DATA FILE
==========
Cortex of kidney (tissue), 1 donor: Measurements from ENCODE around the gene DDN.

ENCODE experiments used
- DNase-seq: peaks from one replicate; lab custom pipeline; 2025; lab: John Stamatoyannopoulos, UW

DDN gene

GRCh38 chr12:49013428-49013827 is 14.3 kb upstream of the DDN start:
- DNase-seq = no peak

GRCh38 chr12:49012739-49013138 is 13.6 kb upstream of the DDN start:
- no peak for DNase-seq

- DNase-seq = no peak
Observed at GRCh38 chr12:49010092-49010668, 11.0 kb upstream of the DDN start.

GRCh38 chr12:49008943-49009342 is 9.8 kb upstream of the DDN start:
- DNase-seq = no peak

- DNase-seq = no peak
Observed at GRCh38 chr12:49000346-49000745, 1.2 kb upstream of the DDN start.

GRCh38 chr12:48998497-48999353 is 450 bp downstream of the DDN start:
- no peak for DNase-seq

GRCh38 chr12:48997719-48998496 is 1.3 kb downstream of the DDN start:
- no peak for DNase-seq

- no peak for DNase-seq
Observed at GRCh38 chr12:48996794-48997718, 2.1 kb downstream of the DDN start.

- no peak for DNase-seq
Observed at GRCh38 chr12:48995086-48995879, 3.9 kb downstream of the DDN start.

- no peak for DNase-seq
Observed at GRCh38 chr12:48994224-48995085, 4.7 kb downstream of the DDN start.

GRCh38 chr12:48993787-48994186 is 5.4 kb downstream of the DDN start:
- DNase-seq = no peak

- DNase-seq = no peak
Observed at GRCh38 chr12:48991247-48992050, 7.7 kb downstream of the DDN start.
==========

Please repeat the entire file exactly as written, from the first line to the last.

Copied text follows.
Cortex of kidney (tissue), 1 donor: Measurements from ENCODE around the gene DDN.

ENCODE experiments used
- DNase-seq: peaks from one replicate; lab custom pipeline; 2025; lab: John Stamatoyannopoulos, UW

DDN gene

GRCh38 chr12:49013428-49013827 is 14.3 kb upstream of the DDN start:
- DNase-seq = no peak

GRCh38 chr12:49012739-49013138 is 13.6 kb upstream of the DDN start:
- no peak for DNase-seq

- DNase-seq = no peak
Observed at GRCh38 chr12:49010092-49010668, 11.0 kb upstream of the DDN start.

GRCh38 chr12:49008943-49009342 is 9.8 kb upstream of the DDN start:
- DNase-seq = no peak

- DNase-seq = no peak
Observed at GRCh38 chr12:49000346-49000745, 1.2 kb upstream of the DDN start.

GRCh38 chr12:48998497-48999353 is 450 bp downstream of the DDN start:
- no peak for DNase-seq

GRCh38 chr12:48997719-48998496 is 1.3 kb downstream of the DDN start:
- no peak for DNase-seq

- no peak for DNase-seq
Observed at GRCh38 chr12:48996794-48997718, 2.1 kb downstream of the DDN start.

- no peak for DNase-seq
Observed at GRCh38 chr12:48995086-48995879, 3.9 kb downstream of the DDN start.

- no peak for DNase-seq
Observed at GRCh38 chr12:48994224-48995085, 4.7 kb downstream of the DDN start.

GRCh38 chr12:48993787-48994186 is 5.4 kb downstream of the DDN start:
- DNase-seq = no peak

- DNase-seq = no peak
Observed at GRCh38 chr12:48991247-48992050, 7.7 kb downstream of the DDN start.